The innovation partnership is a procedure specifically designed for situations where a need for the development of an innovative product or service or innovative works and the subsequent purchase of the resulting supplies, services or works cannot be met by solutions already available on the market. In such situations, the new procedure allows contracting authorities to establish a long-term innovation partnership for the development and subsequent purchase of a new, innovative product, service or works provided that these can be delivered to agreed performance levels and costs, without the need for a separate procurement procedure for the purchase. According to the parliamentary report for the Law concerning Public Procurement, the introduction of this procedure is intended to give a positive signal to innovative sectors.

Award Criteria

A second innovation is the new approach in applying the award criteria. The Law concerning Public Procurement provides that contracting authorities should award their contracts to the most economically advantageous tender. While under the current regulatory framework the term “most economically advantageous tender” refers to the offer with the best price-quality ratio, the meaning of this term is significantly broadened under the Law concerning Public Procurement. Accordingly, a contracting authority can determine the most economically advantageous tender on the basis of criteria of its choice. These can include price, cost, and/or price-quality ratio.

Thus, even though the Law on Public Procurement no longer uses the concept of “adjudication”, contracting authorities still remain free to award a contract based on price as the sole award criterion. The preparatory works of the Law concerning Public Procurement explicitly state that, in the case of highly standardised products such as needles for hospital use, it seems likely that contracting authorities will prefer to use price as the sole tender criterion, as it suffices to refer to the relevant standards in the technical specifications in order to ensure the desired quality. By contrast, contracting authorities using the competitive dialogue or innovation partnership procedures are obliged to award contracts on the basis of the price-quality ratio and are not authorised to award the contract on the basis of price alone.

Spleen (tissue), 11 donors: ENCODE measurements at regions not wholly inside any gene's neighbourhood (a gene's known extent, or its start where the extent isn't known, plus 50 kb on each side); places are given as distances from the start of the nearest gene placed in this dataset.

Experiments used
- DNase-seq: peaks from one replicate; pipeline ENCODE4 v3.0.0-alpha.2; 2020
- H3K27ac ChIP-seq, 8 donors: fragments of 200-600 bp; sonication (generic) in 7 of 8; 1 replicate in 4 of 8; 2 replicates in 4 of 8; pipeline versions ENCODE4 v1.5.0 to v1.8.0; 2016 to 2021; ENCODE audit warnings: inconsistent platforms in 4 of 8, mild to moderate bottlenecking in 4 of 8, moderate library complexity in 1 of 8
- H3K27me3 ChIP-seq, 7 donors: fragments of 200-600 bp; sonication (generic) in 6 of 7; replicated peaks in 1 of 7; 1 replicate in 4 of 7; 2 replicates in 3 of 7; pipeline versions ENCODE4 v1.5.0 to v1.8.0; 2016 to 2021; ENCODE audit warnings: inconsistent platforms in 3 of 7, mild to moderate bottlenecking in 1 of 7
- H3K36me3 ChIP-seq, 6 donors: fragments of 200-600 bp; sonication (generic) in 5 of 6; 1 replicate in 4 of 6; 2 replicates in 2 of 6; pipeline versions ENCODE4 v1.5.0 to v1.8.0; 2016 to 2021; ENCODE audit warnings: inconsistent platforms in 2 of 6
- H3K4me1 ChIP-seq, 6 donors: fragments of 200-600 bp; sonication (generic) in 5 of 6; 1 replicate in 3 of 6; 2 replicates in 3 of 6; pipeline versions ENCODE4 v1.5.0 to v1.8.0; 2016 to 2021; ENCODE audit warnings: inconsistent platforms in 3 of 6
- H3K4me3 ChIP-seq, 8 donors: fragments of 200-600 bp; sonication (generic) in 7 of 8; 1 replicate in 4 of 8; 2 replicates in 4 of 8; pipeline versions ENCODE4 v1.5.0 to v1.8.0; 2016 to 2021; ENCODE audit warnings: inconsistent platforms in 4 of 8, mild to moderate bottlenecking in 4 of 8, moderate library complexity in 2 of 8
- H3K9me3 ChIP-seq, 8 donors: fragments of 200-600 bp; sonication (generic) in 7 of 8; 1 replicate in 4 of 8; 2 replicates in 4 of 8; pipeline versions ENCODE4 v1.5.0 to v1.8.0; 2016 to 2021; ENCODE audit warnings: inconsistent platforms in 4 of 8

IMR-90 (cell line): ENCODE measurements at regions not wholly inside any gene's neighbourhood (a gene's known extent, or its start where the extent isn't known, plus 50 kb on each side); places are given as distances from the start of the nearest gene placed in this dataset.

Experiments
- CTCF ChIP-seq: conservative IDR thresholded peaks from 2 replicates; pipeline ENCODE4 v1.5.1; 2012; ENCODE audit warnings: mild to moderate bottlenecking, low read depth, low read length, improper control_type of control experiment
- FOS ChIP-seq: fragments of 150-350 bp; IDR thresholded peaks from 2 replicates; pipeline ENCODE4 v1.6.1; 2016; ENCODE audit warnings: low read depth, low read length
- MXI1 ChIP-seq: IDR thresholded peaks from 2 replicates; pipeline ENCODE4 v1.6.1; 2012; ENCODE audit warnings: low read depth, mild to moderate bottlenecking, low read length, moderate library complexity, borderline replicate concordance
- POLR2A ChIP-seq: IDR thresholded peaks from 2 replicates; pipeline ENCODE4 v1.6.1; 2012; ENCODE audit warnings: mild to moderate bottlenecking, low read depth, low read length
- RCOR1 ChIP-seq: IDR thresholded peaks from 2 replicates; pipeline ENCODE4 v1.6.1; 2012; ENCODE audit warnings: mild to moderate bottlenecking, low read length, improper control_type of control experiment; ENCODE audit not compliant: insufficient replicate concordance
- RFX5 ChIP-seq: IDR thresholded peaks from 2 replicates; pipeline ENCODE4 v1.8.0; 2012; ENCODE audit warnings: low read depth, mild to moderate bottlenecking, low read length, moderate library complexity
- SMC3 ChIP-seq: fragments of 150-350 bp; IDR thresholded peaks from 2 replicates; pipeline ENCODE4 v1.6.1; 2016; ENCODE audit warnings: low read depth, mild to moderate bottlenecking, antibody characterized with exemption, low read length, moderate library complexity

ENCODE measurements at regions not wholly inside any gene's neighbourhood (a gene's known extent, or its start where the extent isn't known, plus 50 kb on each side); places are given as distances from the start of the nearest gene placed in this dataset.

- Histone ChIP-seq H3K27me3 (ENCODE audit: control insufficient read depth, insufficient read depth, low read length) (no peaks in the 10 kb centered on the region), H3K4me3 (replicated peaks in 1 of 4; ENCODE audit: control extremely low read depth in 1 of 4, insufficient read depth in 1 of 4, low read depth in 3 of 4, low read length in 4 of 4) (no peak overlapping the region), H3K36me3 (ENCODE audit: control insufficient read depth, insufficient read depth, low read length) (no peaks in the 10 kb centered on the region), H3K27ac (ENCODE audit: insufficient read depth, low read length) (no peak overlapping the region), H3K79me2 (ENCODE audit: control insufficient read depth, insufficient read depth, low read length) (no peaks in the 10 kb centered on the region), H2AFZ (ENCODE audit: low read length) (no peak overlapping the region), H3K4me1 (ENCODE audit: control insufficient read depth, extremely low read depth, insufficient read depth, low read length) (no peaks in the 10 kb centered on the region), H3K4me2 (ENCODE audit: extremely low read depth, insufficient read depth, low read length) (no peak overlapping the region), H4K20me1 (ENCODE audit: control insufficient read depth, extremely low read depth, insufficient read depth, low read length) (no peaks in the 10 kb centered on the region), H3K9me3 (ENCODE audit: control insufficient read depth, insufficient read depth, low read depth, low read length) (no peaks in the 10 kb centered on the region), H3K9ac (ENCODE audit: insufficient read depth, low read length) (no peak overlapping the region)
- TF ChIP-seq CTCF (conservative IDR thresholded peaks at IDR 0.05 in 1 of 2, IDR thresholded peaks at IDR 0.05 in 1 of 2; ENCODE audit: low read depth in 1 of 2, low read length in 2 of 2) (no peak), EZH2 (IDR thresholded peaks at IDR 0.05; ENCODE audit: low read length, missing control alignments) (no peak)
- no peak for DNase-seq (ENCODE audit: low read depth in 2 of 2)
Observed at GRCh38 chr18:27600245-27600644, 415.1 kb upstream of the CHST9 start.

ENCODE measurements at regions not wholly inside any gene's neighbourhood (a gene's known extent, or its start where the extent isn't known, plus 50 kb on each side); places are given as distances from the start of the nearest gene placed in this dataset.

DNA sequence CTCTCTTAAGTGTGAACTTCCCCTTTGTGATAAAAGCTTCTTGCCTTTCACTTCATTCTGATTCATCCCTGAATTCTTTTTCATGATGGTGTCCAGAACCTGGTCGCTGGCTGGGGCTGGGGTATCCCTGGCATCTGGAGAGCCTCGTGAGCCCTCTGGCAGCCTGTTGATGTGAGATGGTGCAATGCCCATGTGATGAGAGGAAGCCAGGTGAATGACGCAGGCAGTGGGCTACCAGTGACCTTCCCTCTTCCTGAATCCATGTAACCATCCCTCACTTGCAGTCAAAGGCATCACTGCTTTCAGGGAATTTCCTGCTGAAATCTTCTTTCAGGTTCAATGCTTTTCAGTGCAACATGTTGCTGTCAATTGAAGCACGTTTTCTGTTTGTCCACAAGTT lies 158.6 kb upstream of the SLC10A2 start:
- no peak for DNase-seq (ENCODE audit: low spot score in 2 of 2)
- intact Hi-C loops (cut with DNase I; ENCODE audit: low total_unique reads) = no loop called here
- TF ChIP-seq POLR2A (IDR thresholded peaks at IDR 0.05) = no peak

The Law concerning Public Procurement generalises the use of tender criteria, which become applicable regardless of the tender procedure used. However, for tenders of limited value and in specific circumstances in which the negotiated procedure without prior publication is applied, contracting authorities are not bound by the rules on award criteria.  

Entry into Force

Most of the provisions of the Law concerning Public Procurement will enter into force only on a date determined by a Royal Decree yet to be adopted. However, three Articles already entered into force on 27 July 2016.  Pursuant to these provisions, contracting authorities will only be allowed, as far as a number of products, services and buildings listed in a Royal Decree are concerned, to purchase these with a demonstrated high energy efficiency performance. However, even the Articles that have already entered into force still have to wait for the publication of a Royal Decree in order to become operational.